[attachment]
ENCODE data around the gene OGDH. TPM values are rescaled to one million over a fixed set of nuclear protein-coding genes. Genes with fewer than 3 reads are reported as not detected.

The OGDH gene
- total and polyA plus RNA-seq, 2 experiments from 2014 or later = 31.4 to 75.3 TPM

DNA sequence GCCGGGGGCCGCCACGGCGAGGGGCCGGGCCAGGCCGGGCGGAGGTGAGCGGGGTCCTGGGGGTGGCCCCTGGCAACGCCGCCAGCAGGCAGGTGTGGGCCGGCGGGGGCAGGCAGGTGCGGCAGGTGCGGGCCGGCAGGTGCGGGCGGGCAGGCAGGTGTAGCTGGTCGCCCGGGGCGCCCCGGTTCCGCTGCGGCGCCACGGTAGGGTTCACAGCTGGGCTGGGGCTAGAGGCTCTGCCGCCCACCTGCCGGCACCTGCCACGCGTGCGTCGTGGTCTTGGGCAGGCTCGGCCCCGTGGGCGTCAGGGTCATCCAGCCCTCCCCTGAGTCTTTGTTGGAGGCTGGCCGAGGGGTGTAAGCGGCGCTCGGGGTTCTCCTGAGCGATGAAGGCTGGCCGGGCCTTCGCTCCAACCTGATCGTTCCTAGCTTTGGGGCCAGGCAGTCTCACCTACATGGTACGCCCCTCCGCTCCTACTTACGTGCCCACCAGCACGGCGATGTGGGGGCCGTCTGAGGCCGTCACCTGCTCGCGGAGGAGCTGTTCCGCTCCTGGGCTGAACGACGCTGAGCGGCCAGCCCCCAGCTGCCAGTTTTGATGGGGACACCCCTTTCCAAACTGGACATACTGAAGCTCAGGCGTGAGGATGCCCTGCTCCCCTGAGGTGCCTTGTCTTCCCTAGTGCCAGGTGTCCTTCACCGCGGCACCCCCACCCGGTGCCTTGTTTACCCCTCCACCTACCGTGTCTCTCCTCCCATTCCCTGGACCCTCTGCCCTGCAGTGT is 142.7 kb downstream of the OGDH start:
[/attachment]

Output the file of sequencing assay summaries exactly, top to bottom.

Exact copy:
ENCODE data around the gene OGDH. TPM values are rescaled to one million over a fixed set of nuclear protein-coding genes. Genes with fewer than 3 reads are reported as not detected.

The OGDH gene
- total and polyA plus RNA-seq, 2 experiments from 2014 or later = 31.4 to 75.3 TPM

DNA sequence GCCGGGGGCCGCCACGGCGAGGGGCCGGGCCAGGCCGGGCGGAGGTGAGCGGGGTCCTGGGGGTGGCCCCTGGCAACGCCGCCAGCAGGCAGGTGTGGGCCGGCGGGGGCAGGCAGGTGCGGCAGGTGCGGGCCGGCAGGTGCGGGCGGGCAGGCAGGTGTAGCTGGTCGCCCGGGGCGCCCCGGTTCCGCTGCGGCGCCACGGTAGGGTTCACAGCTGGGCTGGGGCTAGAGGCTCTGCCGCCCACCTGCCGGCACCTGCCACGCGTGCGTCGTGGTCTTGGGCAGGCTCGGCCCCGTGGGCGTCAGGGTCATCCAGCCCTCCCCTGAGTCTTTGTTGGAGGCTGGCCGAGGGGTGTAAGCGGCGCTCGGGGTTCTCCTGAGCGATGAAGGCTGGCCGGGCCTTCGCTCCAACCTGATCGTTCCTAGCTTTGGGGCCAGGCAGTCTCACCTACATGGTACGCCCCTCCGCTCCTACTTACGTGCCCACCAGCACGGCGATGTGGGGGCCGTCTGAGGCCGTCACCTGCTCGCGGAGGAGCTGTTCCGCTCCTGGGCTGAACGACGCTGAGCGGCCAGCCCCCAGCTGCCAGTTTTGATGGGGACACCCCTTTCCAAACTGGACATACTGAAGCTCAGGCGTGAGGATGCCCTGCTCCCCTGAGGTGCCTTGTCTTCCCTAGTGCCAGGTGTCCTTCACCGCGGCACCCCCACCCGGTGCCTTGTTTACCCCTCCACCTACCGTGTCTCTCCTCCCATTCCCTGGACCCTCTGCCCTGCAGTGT is 142.7 kb downstream of the OGDH start: